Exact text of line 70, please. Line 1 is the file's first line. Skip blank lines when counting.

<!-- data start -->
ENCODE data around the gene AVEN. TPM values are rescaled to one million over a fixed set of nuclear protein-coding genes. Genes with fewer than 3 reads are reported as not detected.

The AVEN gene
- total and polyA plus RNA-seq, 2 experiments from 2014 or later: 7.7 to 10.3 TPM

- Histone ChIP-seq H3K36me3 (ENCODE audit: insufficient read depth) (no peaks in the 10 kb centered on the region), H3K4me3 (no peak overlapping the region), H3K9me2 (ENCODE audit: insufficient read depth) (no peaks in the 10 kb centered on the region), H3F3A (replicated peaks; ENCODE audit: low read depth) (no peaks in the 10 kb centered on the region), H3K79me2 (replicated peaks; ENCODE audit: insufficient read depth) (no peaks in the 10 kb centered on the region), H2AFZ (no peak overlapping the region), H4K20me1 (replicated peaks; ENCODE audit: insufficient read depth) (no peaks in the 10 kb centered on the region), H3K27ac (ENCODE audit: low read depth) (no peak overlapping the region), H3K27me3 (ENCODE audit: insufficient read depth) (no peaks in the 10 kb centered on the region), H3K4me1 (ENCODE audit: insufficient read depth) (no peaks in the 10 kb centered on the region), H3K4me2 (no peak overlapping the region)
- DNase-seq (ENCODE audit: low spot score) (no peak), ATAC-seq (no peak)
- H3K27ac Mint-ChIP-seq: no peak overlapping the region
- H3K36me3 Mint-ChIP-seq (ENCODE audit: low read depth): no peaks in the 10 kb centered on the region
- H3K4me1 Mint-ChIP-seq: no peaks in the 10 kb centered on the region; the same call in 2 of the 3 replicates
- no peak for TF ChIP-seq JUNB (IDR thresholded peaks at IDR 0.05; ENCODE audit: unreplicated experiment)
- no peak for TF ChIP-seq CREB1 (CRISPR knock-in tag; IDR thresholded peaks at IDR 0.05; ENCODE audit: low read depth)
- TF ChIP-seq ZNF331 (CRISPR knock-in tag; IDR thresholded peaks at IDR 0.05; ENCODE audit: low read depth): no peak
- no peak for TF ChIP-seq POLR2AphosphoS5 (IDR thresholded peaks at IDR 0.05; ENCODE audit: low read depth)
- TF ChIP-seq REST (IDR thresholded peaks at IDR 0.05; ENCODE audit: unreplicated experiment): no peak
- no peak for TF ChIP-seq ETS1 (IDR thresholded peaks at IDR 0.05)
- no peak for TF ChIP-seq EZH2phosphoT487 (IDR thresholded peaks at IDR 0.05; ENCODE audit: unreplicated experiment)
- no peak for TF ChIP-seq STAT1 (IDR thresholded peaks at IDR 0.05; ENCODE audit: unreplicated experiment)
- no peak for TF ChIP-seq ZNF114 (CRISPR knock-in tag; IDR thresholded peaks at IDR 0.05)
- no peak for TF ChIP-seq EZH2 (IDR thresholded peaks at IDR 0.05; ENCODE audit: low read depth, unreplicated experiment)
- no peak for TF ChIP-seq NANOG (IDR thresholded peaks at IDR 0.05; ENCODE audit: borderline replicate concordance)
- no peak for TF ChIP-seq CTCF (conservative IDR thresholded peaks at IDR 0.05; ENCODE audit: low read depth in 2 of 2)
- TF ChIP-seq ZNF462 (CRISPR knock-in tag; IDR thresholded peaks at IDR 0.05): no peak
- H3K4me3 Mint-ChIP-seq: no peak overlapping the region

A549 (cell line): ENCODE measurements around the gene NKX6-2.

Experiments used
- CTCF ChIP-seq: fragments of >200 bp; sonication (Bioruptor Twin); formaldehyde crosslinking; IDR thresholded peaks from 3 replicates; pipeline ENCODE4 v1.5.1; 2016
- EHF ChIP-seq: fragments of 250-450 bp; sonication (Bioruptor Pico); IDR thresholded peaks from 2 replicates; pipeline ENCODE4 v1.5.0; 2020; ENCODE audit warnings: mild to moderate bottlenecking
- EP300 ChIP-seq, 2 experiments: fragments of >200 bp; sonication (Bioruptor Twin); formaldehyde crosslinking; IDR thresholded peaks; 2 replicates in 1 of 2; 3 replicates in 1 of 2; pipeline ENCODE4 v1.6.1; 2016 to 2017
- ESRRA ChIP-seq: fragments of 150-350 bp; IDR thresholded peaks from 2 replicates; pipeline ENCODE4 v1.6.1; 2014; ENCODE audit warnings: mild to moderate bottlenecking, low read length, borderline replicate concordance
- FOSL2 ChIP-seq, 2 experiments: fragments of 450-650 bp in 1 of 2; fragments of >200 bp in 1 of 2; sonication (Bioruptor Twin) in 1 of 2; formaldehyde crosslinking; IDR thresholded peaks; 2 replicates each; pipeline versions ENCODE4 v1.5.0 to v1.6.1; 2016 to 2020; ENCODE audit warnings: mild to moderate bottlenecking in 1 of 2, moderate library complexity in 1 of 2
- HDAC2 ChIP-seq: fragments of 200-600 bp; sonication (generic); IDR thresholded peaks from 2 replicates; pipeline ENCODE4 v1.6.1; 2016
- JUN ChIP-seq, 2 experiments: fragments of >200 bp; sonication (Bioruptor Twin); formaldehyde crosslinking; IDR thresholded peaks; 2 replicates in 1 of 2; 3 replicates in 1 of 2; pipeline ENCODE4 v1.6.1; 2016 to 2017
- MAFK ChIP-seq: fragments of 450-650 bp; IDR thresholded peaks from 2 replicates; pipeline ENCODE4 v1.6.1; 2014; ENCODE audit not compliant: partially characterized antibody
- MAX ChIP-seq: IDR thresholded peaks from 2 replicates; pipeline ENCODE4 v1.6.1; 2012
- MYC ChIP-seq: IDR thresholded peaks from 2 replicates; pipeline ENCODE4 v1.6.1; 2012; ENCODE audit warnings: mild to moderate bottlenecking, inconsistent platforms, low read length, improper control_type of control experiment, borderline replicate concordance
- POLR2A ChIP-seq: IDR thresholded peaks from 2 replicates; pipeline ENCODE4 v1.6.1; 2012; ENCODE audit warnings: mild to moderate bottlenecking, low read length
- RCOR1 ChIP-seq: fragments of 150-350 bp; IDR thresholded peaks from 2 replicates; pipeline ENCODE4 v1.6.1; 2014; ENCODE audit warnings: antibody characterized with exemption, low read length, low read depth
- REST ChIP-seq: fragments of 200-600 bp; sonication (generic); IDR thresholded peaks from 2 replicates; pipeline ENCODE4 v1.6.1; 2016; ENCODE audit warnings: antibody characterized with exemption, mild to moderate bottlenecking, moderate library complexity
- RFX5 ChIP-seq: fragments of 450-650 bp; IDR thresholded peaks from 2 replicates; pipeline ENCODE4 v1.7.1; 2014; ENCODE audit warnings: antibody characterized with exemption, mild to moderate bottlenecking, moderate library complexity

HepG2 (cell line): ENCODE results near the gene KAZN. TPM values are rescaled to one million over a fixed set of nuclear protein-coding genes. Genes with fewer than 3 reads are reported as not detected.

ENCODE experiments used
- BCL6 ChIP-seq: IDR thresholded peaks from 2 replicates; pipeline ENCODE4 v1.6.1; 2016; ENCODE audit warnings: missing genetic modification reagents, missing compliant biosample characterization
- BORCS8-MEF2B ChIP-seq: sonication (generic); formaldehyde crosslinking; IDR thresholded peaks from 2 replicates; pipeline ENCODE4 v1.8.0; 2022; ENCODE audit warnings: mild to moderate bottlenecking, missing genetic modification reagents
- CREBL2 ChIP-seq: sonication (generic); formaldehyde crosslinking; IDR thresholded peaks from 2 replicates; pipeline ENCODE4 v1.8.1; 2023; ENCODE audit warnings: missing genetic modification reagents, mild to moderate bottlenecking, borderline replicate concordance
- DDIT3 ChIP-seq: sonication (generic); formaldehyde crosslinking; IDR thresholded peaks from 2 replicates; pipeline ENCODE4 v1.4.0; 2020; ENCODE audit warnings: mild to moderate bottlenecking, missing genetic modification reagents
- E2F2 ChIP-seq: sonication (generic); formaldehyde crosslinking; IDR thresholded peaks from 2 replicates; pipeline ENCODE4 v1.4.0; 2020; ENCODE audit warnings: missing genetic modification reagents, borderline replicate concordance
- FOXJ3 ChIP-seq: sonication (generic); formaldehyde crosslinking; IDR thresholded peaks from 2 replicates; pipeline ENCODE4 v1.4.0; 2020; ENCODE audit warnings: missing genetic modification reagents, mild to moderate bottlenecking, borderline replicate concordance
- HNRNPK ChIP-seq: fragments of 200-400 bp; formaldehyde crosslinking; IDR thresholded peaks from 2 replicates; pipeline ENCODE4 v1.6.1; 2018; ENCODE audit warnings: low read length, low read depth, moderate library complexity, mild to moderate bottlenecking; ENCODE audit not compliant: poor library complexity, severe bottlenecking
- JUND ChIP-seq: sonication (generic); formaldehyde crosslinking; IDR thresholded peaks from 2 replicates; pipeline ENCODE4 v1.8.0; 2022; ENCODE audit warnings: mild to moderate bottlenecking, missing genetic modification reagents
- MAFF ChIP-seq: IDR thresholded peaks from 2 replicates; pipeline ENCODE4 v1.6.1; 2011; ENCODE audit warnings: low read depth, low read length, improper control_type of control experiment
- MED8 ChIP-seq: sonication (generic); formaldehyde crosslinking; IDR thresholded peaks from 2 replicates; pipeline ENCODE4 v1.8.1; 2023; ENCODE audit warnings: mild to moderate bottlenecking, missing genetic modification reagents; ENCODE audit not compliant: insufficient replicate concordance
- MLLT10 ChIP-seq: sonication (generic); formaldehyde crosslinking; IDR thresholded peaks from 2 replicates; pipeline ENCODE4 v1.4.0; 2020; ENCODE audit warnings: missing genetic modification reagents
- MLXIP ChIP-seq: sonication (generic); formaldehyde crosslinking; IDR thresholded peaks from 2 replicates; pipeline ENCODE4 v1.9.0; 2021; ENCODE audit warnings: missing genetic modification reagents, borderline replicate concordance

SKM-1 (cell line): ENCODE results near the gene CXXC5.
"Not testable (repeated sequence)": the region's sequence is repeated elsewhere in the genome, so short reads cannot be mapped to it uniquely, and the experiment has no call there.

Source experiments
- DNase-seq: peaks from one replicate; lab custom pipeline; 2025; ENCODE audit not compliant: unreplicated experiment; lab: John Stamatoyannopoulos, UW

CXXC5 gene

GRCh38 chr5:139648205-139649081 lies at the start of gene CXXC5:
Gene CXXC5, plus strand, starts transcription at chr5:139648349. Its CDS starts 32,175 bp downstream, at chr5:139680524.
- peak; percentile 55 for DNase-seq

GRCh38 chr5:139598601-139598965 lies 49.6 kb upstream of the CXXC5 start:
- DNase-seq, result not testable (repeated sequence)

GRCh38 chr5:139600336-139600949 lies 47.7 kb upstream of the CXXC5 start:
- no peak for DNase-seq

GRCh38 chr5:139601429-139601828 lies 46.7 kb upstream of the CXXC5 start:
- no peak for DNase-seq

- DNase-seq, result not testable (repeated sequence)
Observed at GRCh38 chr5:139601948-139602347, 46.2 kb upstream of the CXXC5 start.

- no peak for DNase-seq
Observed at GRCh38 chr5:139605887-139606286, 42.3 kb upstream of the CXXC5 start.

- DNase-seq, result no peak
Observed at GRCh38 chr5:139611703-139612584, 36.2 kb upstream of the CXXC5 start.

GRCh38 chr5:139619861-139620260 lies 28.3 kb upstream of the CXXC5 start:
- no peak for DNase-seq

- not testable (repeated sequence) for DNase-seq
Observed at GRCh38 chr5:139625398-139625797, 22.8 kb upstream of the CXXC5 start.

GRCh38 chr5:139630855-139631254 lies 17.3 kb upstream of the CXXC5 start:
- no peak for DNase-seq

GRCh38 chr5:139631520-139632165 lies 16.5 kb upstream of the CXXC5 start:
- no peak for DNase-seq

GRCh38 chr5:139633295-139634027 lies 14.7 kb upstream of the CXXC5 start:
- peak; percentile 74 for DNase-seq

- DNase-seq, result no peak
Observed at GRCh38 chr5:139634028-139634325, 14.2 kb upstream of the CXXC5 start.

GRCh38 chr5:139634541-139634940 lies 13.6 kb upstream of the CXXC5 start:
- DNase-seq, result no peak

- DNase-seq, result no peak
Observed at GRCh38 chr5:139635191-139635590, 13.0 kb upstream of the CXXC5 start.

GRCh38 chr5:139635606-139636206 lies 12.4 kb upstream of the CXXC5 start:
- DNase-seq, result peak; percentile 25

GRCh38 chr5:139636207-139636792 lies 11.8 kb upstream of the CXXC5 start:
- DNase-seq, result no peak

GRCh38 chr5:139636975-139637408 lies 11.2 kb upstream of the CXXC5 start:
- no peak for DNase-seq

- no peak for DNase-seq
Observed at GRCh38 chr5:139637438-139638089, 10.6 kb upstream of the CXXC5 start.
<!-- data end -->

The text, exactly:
Observed at GRCh38 chr5:139605887-139606286, 42.3 kb upstream of the CXXC5 start.